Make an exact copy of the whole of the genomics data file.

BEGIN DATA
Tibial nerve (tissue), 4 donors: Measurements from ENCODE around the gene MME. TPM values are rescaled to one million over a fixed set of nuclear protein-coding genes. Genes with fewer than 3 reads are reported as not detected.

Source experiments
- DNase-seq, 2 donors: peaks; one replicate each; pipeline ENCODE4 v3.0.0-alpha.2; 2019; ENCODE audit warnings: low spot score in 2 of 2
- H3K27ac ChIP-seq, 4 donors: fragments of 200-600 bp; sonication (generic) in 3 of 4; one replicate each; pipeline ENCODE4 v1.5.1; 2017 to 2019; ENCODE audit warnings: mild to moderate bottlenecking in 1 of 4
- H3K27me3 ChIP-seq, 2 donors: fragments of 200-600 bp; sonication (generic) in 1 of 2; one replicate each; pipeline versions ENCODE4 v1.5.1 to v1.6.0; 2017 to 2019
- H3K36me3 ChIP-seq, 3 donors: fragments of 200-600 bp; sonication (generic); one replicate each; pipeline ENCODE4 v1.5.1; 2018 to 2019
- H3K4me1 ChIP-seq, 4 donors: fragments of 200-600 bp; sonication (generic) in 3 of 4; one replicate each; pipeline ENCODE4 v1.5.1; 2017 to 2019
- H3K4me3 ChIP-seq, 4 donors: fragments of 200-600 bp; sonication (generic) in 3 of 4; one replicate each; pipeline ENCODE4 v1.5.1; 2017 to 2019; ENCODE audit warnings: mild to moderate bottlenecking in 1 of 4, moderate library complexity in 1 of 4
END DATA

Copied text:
Tibial nerve (tissue), 4 donors: Measurements from ENCODE around the gene MME. TPM values are rescaled to one million over a fixed set of nuclear protein-coding genes. Genes with fewer than 3 reads are reported as not detected.

Source experiments
- DNase-seq, 2 donors: peaks; one replicate each; pipeline ENCODE4 v3.0.0-alpha.2; 2019; ENCODE audit warnings: low spot score in 2 of 2
- H3K27ac ChIP-seq, 4 donors: fragments of 200-600 bp; sonication (generic) in 3 of 4; one replicate each; pipeline ENCODE4 v1.5.1; 2017 to 2019; ENCODE audit warnings: mild to moderate bottlenecking in 1 of 4
- H3K27me3 ChIP-seq, 2 donors: fragments of 200-600 bp; sonication (generic) in 1 of 2; one replicate each; pipeline versions ENCODE4 v1.5.1 to v1.6.0; 2017 to 2019
- H3K36me3 ChIP-seq, 3 donors: fragments of 200-600 bp; sonication (generic); one replicate each; pipeline ENCODE4 v1.5.1; 2018 to 2019
- H3K4me1 ChIP-seq, 4 donors: fragments of 200-600 bp; sonication (generic) in 3 of 4; one replicate each; pipeline ENCODE4 v1.5.1; 2017 to 2019
- H3K4me3 ChIP-seq, 4 donors: fragments of 200-600 bp; sonication (generic) in 3 of 4; one replicate each; pipeline ENCODE4 v1.5.1; 2017 to 2019; ENCODE audit warnings: mild to moderate bottlenecking in 1 of 4, moderate library complexity in 1 of 4